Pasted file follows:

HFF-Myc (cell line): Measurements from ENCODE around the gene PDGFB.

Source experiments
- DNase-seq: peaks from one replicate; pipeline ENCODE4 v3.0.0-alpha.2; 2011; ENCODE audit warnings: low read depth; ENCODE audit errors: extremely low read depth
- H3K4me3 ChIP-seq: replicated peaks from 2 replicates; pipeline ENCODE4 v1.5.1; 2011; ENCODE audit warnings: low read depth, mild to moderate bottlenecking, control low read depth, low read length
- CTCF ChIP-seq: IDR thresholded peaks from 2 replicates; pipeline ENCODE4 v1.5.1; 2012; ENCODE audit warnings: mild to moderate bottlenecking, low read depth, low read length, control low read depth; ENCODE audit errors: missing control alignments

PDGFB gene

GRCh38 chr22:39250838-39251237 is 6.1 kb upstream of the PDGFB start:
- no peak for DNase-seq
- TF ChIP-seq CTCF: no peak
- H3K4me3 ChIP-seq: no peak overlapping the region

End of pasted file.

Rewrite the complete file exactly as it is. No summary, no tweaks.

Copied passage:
HFF-Myc (cell line): Measurements from ENCODE around the gene PDGFB.

Source experiments
- DNase-seq: peaks from one replicate; pipeline ENCODE4 v3.0.0-alpha.2; 2011; ENCODE audit warnings: low read depth; ENCODE audit errors: extremely low read depth
- H3K4me3 ChIP-seq: replicated peaks from 2 replicates; pipeline ENCODE4 v1.5.1; 2011; ENCODE audit warnings: low read depth, mild to moderate bottlenecking, control low read depth, low read length
- CTCF ChIP-seq: IDR thresholded peaks from 2 replicates; pipeline ENCODE4 v1.5.1; 2012; ENCODE audit warnings: mild to moderate bottlenecking, low read depth, low read length, control low read depth; ENCODE audit errors: missing control alignments

PDGFB gene

GRCh38 chr22:39250838-39251237 is 6.1 kb upstream of the PDGFB start:
- no peak for DNase-seq
- TF ChIP-seq CTCF: no peak
- H3K4me3 ChIP-seq: no peak overlapping the region